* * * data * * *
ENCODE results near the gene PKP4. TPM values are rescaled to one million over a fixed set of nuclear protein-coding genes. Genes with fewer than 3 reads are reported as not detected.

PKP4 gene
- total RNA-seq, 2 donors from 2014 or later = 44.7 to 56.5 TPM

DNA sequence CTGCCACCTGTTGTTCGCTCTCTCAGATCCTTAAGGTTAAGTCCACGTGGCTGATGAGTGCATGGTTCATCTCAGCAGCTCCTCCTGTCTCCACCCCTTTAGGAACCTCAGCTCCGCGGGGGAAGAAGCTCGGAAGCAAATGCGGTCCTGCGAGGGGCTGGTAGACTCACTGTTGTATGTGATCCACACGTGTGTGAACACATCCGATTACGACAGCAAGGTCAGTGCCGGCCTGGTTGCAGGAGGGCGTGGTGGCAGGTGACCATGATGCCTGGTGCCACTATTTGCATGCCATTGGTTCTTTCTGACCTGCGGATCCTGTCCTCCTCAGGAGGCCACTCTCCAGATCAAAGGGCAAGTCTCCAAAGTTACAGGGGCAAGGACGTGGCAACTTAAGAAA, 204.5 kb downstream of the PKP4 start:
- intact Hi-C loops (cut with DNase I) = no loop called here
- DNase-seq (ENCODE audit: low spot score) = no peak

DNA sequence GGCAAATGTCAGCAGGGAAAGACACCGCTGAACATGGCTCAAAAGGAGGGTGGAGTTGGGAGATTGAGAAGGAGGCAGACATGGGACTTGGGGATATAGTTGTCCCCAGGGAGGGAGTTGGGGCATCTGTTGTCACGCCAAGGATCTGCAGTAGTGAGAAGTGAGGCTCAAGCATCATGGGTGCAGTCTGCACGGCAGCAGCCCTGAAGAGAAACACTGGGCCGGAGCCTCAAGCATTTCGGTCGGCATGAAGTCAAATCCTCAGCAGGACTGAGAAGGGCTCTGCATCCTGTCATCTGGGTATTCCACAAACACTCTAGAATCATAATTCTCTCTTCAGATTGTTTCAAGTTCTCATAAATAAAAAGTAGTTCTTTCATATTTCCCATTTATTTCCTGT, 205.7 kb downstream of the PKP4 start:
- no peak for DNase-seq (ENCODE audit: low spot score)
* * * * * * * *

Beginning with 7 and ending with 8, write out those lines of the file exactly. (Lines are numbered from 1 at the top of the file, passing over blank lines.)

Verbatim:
DNA sequence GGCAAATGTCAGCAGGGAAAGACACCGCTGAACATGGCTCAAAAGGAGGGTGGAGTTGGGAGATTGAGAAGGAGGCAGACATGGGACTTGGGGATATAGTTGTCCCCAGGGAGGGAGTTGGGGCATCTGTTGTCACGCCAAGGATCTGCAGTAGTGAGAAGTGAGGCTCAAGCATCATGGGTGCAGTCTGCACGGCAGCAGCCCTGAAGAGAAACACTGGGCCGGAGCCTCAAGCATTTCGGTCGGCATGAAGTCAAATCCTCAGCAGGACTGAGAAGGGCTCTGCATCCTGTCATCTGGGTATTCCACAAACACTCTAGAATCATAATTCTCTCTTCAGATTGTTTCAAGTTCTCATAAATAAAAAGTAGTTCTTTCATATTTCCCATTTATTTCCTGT, 205.7 kb downstream of the PKP4 start:
- no peak for DNase-seq (ENCODE audit: low spot score)